Dress in costume, stay for pizza at sites in Milwaukie during 20th-annual Waterside Wide Event

Helping the environment, meeting new people, wearing costumes and eating pizza — all will be features of Johnson Creek Watershed Council's 20th annual Watershed Wide Event on March 3.

SUBMITTED PHOTO - Volunteers planted native trees and shrubs at Westmoreland Park during last year's Watershed Wide Event, organized by the Johnson Creek Watershed Council. It will be the council's largest restoration event ever, said Courtney Beckel, JCWC volunteer coordinator.

Volunteers will be able to choose from 10 different sites in the Metro area, including three in the Milwaukie area. Once at their site, workers will plant native trees and shrubs and remove invasives like blackberry and English ivy, Beckel said.

Since this will be the 20th year the council has sponsored the event, organizers wanted something memorable to set it apart, and so they came up with the idea of costumes.

"There is no specific theme, but the costumes must be culturally respectful and must not distract from the work," Beckel said, adding that she recommends funny hats and capes. A pizza party at two of the sites will follow the planting event.

Serious purpose

Although wearing costumes to a restoration activity might seem silly, this event has a serious purpose, said Daniel Newberry, JCWC's executive director.

"The first annual Watershed Wide Event in 1999 was undertaken a year after then-Gov. [John] Kitzhaber created the Oregon Plan for Salmon and Watersheds to prevent the listing of coho salmon on the Endangered Species List," he said.

"One of the biggest threats to coho and other salmonids in the Metro area, and throughout much of Oregon, is high stream temperature. Nineteen years later, our organization and many other public and nonprofit agencies have made huge investments in reforesting streams, wetlands and other natural areas to provide much-needed shade in Portland," Newberry said.

"As our climate continues to heat up, stream shading becomes ever more important in the effort to cool our streams so they can continue to be salmon-friendly," he added.

Johnson Creek is the only free-flowing stream in Portland that has a population of salmon.

"Residents of our watershed love their urban creek. Last year we had 2,000 volunteer signups, and volunteers gave 8,000 hours of their time to the council," Newberry said.

He added that most of this time was spent planting trees, removing invasive species and gathering environmental data that is used to improve public land management.

Community involvement

"Volunteering makes people happy. You're giving to others and giving back to the community and the environment," Beckel said.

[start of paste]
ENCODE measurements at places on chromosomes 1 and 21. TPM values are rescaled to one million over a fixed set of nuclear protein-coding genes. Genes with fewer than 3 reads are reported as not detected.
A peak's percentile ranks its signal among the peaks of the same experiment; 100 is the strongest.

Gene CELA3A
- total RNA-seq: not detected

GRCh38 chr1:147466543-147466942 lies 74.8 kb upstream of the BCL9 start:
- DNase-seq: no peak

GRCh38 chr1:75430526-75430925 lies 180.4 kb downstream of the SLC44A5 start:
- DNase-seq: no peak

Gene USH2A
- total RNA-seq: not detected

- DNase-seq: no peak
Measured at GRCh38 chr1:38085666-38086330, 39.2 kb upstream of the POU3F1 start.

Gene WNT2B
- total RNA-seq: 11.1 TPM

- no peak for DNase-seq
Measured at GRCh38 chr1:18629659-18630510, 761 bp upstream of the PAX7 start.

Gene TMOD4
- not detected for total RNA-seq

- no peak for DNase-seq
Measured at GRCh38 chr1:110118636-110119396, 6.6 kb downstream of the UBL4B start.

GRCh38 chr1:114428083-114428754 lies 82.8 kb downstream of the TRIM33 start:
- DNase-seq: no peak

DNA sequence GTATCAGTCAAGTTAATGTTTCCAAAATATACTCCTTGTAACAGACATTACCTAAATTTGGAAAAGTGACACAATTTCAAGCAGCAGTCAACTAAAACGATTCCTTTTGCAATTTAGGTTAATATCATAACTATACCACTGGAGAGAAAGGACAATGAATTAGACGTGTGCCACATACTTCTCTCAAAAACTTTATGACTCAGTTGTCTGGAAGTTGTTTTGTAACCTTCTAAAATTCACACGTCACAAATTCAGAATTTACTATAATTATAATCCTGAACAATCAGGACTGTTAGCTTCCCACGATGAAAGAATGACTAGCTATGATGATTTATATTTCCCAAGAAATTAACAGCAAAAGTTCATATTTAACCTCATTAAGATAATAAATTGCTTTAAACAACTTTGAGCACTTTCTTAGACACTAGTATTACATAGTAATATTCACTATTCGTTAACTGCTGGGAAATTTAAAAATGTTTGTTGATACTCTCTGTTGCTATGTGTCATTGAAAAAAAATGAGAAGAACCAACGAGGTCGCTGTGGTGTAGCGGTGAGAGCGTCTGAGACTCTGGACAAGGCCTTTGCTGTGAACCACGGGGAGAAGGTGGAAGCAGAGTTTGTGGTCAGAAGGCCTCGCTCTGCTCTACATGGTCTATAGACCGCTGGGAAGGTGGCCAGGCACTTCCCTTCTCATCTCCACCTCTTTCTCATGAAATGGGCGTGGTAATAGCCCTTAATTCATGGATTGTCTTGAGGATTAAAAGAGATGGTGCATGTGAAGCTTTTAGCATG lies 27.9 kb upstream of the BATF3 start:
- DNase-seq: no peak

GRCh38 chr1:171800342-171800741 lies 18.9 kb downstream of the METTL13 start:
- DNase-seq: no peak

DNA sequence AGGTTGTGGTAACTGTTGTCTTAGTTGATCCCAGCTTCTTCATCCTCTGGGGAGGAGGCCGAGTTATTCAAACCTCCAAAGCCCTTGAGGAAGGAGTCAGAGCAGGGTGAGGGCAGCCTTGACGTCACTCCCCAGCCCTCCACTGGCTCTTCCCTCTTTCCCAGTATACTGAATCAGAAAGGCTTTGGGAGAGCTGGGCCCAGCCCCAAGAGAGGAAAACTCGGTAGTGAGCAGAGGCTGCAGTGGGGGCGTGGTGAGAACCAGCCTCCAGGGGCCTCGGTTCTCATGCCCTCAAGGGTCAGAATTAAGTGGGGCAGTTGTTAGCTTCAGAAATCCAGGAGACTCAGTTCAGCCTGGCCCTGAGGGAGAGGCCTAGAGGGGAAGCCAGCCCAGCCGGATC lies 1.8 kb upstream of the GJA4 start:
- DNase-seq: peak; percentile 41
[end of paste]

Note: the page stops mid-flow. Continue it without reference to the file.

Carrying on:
Work parties like this one give residents "a chance to see nature in their own area and help to develop a sense of connection and stewardship" to the land, she said.

It's well understood that planting trees is important for erosion control, adding shade to the stream to lower temperatures for salmon and to mitigate climate change. In addition, planting native trees and shrubs is crucial, as invasive species can form a "monoculture and choke out natives," she said.

A large number of insects depend on those native plants, and when the insect population declines, then this "goes down the food chain for birds" and other creatures that rely on insects, Beckel said.

Local sites

Those interested in volunteering for the Watershed Wide event need to register for a specific site ahead of time at Milwaukie-area locations include the Springwater Corridor between Linwood and Bell avenues, Tideman Johnson Park, near Southeast 45th Avenue and Johnson Creek Boulevard and a private site on Southeast 55th.

Once people register for a specific work party, Beckel will send an email with directions to that site.

"Last year, volunteers planted 7,000 native shrubs and removed five acres of invasive species at 10 different sites," Beckel said.

A wide range of native plants will be available, including red flowering currant, Indian plum, Pacific ninebark, oceanspray, thimbleberry and elderberry.

"This is our 20th annual, and it's a really big deal. We're aiming for 400 people to be part of this monumental event," Beckel said.

Volunteering at an event such as this one "gives people a sense of joy and a sense of deep connection to the land."

Work the watershed

What: Johnson Creek Watershed Council presents the 20th annual Watershed Wide Event

When: 8:45 a.m.-noon March 3; pizza parties and costume contests to follow at two locations from 12:30-1:30 p.m.

Where: Register for work parties at 10 sites at

More: Visit or call 503-652-7477, ext. 101

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